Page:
UK TV Licensing
Imagine. A guy goes into a shop and buys his favourite newspaper, however, he also has to buy the Guardian newspaper as it’s a legal requirement. Is it conceivable? Here in the UK this same concept applies to television; we can buy subscriptions to cable, Internet or satellite television so long as we pay the BBC first.
At a glance
- anti-competitive, holding a dominant position and market manipulating
- negative impact on low income families
- no licence is a criminal offence and you are not considered innocent
- conflicts of interest between commercial arm and BBC’s responsibility as a public service broadcaster
- Commercial content intentionally blocked to everyone in the UK. For an example,
try this link yet it is
readily accessible through a proxy
- television broadcasts can be received for free in parts of Ireland, northern France, Belgium and the Netherlands
- heavy handed approach to enforcing the TV tax
Are you serious?
The BBC is primarily funded by a television licence. It’s multi-format content is aimed at both UK and global markets. A more accurate term might be “media licence” as it is not dependent on the ownership of a television. Any UK household which receives near live television broadcasts must obtain a licence, this includes for example, television over the Internet or on a mobile phone. Reception of television broadcasts without a licence is a criminal offence. Successful prosecutions result in a fine of up to £1000. Persistent offenders are sent to prison.
The price of a television licence is £145.50 per year. Unfortunately, this fee has a negative effect on low income families as they may not be able to subsequently afford additional broadcast services such as cable.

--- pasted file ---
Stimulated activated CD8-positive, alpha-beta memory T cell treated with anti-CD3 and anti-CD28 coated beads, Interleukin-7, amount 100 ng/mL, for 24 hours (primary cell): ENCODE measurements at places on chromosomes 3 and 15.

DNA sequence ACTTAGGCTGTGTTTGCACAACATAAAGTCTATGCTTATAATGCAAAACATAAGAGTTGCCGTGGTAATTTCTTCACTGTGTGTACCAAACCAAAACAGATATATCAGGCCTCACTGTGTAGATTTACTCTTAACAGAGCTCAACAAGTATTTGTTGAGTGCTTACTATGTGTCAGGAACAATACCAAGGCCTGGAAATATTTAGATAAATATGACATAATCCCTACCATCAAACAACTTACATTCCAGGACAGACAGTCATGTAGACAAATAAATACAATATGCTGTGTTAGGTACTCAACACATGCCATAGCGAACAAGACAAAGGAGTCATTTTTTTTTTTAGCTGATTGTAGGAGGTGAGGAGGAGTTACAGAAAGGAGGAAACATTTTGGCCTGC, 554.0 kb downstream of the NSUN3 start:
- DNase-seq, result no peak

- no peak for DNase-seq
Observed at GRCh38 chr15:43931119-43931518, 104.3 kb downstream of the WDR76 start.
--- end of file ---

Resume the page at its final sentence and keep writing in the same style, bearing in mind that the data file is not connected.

The cost of enforcement
Licence fee collection costs run at approximately 3.5%, with an estimated evasion rate of 5.2%. That’s £200M flushed down the pan every year.
Gratis to the world
Frequency allocation is disproportionately weighted in favour of the BBC, often leading to stronger signals than their commercial adversaries. Invariably, people in nearby countries such as Ireland, northern France, Belgium and the Netherlands are able to receive these broadcasts for free.
The other side
There are two arguments often cited in favour of the television licence:
Commercial independence allows for the production of more diverse, educative and innovative programming.
Higher quality and more accessible programming compared to commercial rivals. In addition, this higher quality programming challenges commercial channels to do better.
Generally, these arguments assume advertising is the only viable alternative. In practical terms, the BBC could be funded in a variety of ways including cooperatives, subscriptions, public access, underwriting and so on.
Get out, tune out
When it comes to media consumption, how important is your freedom of choice? In any other industry the television licence would be considered anti-competitive and a nuisance; holding a dominant position and market manipulating. It would be tempting to conclude it could be fought head on. Yet the path-of-least-resistance might be to simply switch off. Really, try it, break your routine. Here’s a challenge - list five things you and your family could be doing instead of watching television, here are some ideas - karaoke, dance, gym, swimming, skating, cycling, fishing, tennis, camping, kayaking, photography and the list goes on!